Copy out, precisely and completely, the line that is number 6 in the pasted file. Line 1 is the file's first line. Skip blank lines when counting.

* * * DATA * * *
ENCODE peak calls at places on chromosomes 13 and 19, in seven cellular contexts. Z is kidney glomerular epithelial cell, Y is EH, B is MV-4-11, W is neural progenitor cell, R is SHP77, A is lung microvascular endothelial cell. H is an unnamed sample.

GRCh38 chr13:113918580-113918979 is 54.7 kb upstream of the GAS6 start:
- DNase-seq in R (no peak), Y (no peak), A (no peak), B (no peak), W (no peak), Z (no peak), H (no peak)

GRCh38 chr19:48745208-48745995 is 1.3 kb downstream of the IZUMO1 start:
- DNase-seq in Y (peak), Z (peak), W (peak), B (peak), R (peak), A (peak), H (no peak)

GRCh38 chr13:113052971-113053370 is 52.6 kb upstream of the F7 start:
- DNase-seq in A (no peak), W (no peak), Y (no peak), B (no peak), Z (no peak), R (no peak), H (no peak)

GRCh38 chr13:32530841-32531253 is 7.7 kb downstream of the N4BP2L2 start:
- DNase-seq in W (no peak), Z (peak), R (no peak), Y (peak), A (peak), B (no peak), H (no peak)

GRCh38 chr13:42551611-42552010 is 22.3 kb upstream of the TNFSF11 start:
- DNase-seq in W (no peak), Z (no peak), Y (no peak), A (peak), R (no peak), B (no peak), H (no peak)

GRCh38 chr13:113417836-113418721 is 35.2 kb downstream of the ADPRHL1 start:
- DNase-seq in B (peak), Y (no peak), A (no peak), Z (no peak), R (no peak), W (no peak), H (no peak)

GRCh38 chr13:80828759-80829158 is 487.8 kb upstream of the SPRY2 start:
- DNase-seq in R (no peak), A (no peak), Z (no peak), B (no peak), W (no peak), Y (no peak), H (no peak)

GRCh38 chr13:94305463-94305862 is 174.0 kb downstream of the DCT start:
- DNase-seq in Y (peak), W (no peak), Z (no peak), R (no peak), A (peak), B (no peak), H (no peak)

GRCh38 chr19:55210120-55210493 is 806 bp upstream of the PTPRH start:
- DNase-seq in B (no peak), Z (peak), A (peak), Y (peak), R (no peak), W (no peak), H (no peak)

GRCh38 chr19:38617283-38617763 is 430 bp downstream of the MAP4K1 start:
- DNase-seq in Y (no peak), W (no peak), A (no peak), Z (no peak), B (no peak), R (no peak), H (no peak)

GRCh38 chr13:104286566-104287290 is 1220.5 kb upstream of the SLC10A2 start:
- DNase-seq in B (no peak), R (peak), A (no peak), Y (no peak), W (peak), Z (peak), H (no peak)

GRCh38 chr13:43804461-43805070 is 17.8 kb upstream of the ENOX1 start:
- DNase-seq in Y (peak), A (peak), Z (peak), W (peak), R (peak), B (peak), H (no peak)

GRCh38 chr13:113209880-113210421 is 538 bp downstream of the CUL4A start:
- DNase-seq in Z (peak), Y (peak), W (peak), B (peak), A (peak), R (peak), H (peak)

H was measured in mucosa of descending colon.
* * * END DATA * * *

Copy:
GRCh38 chr13:113052971-113053370 is 52.6 kb upstream of the F7 start: